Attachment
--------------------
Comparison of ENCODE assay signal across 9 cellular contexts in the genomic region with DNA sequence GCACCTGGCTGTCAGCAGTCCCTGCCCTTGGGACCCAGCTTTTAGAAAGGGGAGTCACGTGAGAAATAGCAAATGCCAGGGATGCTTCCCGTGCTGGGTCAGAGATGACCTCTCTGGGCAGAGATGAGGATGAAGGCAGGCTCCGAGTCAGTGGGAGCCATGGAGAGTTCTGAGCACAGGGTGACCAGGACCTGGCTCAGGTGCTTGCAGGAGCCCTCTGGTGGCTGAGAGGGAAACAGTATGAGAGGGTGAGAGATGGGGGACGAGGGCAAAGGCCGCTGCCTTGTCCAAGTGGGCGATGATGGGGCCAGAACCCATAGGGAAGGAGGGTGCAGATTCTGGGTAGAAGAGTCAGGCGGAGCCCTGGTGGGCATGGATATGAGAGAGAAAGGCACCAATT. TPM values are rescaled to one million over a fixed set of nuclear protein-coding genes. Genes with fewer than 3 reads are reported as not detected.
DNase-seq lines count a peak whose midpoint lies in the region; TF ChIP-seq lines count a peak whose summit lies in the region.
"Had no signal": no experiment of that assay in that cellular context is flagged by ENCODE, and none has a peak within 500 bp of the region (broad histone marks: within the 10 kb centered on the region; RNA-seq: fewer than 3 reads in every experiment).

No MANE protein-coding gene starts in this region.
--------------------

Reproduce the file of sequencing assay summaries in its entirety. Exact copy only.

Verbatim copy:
Comparison of ENCODE assay signal across 9 cellular contexts in the genomic region with DNA sequence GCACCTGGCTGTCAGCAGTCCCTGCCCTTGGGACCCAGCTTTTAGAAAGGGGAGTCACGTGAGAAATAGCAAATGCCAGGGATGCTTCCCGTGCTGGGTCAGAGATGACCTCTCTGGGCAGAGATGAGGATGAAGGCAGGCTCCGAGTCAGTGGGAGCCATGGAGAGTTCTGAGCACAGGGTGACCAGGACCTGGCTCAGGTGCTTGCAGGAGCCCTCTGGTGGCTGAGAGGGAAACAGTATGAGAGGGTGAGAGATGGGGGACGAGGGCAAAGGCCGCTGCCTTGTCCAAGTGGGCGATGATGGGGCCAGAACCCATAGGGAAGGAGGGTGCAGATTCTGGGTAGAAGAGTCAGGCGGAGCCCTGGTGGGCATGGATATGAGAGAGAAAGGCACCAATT. TPM values are rescaled to one million over a fixed set of nuclear protein-coding genes. Genes with fewer than 3 reads are reported as not detected.
DNase-seq lines count a peak whose midpoint lies in the region; TF ChIP-seq lines count a peak whose summit lies in the region.
"Had no signal": no experiment of that assay in that cellular context is flagged by ENCODE, and none has a peak within 500 bp of the region (broad histone marks: within the 10 kb centered on the region; RNA-seq: fewer than 3 reads in every experiment).

No MANE protein-coding gene starts in this region.